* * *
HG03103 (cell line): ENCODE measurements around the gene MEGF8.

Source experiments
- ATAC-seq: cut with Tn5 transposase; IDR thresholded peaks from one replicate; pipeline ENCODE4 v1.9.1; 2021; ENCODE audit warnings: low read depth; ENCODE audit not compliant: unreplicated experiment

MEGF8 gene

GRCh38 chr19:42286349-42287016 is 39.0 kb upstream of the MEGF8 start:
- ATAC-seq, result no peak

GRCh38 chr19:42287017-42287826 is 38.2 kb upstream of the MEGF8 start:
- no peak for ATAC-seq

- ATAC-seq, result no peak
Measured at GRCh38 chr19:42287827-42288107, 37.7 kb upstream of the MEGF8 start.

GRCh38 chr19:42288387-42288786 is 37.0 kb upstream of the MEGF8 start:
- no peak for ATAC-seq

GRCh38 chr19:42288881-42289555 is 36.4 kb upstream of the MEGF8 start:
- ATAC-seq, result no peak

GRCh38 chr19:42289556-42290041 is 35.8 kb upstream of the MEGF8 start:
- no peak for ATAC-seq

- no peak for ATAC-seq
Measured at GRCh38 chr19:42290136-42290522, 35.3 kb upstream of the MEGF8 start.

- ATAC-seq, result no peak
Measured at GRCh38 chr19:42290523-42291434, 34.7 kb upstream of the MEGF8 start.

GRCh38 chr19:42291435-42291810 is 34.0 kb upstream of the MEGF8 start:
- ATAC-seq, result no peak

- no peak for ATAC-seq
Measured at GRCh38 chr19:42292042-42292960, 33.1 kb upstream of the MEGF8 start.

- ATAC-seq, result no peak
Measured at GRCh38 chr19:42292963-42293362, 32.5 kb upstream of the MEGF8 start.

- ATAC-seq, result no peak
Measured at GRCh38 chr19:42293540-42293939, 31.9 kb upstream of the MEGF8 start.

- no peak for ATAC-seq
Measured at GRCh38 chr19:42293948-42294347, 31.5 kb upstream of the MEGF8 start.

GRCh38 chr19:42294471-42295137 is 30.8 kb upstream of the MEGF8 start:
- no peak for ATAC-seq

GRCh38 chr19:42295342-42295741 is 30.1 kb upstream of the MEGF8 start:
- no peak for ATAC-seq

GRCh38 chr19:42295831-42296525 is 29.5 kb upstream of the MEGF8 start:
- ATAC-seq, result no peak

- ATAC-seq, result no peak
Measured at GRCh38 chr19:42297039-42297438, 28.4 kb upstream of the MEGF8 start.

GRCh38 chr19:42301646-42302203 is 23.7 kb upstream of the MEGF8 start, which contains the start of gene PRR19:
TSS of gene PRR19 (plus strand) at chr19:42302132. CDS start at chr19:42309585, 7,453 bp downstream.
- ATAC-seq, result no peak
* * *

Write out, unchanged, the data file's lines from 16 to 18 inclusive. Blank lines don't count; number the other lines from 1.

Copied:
- no peak for ATAC-seq

- no peak for ATAC-seq
Measured at GRCh38 chr19:42290136-42290522, 35.3 kb upstream of the MEGF8 start.